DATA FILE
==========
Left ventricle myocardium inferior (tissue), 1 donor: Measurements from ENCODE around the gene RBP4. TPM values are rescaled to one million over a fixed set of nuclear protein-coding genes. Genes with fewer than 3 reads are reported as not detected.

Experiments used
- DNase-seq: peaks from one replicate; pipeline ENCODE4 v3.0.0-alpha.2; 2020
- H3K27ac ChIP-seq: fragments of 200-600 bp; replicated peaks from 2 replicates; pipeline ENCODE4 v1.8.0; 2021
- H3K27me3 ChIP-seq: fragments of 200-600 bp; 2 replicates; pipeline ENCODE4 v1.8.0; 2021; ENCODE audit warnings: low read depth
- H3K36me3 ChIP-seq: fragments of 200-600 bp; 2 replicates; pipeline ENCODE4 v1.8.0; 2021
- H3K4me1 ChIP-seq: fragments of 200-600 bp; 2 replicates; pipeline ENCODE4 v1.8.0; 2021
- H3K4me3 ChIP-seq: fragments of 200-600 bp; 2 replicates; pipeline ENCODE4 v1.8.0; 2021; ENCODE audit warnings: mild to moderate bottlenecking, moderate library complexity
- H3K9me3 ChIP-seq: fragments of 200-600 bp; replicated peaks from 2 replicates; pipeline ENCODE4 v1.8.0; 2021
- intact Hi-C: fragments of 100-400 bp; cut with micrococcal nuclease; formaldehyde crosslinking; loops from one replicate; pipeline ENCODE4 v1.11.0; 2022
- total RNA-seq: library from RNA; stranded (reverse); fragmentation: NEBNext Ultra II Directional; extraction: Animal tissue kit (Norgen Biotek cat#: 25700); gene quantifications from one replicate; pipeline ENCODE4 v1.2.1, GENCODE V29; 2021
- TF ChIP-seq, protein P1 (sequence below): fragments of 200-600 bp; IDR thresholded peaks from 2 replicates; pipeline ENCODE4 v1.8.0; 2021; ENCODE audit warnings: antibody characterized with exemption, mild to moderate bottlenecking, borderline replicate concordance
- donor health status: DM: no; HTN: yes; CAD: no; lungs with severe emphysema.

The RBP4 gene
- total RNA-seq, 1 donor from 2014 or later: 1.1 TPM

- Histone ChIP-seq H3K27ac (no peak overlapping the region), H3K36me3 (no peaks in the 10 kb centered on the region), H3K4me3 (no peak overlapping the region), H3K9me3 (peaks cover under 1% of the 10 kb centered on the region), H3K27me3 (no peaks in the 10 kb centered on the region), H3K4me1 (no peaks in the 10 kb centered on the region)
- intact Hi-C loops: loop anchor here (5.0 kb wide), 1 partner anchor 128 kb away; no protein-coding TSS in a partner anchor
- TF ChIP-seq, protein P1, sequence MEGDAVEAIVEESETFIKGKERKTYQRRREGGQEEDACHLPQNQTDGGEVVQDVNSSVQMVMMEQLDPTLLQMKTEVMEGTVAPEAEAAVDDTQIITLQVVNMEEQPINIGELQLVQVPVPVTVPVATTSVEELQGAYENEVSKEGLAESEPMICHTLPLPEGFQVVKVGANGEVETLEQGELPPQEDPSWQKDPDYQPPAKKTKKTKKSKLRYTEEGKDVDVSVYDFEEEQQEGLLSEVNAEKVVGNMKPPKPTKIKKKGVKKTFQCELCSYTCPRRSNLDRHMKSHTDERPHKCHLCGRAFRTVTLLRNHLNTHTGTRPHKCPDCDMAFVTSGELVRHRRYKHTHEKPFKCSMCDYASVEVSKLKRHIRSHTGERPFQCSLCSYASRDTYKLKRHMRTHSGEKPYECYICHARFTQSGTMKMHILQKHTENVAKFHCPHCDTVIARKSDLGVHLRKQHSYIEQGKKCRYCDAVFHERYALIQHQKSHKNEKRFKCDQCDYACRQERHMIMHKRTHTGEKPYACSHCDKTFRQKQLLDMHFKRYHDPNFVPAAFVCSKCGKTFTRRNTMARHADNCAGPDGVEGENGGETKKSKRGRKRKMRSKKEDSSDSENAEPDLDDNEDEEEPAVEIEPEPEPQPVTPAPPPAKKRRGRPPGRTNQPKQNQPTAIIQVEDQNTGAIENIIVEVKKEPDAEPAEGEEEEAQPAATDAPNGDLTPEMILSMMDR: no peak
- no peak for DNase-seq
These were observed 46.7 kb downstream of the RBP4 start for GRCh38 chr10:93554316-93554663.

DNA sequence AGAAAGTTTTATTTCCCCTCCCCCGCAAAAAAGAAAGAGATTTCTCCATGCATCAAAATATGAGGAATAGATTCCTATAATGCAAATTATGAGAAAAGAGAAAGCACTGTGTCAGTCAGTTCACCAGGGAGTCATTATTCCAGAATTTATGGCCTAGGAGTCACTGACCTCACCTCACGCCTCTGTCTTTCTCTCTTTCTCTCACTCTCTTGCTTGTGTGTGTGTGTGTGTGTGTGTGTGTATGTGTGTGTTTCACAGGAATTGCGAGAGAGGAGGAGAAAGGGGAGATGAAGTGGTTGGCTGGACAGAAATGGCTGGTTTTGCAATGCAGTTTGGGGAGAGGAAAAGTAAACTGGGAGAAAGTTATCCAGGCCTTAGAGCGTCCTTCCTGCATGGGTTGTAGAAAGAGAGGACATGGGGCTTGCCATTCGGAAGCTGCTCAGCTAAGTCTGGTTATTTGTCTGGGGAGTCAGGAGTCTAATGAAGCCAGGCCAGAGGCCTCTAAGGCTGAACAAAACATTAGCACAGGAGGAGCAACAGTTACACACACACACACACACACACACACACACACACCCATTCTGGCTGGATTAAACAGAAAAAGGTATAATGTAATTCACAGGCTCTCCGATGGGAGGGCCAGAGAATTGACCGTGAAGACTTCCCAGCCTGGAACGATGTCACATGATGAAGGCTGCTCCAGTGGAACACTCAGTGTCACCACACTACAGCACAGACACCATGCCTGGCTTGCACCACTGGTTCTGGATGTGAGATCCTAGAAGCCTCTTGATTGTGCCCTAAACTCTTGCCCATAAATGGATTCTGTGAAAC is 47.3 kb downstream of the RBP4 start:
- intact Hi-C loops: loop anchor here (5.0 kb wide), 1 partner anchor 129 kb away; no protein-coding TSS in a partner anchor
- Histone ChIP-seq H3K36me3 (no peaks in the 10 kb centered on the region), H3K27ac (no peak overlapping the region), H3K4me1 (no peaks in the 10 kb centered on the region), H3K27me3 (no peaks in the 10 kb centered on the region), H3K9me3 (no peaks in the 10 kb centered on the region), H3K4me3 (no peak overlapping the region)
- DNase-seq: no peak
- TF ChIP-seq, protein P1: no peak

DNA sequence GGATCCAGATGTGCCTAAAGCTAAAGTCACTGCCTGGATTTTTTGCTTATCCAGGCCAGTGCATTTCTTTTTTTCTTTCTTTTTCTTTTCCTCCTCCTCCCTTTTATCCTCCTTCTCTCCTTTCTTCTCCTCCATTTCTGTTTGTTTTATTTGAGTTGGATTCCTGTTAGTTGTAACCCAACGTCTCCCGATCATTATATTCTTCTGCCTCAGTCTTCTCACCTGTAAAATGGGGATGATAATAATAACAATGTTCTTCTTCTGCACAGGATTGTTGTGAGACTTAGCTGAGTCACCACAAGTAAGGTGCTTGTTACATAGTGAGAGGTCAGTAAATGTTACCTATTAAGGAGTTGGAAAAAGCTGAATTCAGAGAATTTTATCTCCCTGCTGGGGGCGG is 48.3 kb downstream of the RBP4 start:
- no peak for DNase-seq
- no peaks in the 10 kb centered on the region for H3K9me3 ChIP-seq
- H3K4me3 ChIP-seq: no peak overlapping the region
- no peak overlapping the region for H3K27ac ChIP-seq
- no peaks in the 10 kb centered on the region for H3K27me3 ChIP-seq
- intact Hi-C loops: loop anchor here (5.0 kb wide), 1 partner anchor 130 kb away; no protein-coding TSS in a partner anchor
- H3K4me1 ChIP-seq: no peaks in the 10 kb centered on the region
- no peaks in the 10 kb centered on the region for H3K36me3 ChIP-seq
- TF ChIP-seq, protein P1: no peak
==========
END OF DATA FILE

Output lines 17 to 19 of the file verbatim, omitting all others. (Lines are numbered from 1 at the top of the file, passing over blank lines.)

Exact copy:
- intact Hi-C loops: loop anchor here (5.0 kb wide), 1 partner anchor 128 kb away; no protein-coding TSS in a partner anchor
- TF ChIP-seq, protein P1, sequence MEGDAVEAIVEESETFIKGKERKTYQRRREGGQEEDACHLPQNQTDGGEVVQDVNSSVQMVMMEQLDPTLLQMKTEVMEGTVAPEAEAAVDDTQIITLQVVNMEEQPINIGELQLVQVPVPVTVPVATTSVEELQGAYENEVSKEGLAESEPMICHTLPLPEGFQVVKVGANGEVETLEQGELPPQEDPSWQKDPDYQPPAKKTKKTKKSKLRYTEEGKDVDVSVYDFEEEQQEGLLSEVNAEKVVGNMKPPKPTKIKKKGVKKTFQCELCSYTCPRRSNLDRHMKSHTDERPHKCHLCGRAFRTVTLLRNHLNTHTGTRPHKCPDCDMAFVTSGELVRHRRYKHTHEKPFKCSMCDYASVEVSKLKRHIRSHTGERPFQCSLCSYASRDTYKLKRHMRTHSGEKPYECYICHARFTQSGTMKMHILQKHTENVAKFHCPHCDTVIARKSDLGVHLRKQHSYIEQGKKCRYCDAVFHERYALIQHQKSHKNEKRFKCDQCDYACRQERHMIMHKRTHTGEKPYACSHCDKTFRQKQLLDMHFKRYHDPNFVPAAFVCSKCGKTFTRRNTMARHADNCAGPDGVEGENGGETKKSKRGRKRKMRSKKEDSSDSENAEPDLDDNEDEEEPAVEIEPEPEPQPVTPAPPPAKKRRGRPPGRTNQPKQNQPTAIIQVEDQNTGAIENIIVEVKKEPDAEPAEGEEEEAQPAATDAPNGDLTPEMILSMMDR: no peak
- no peak for DNase-seq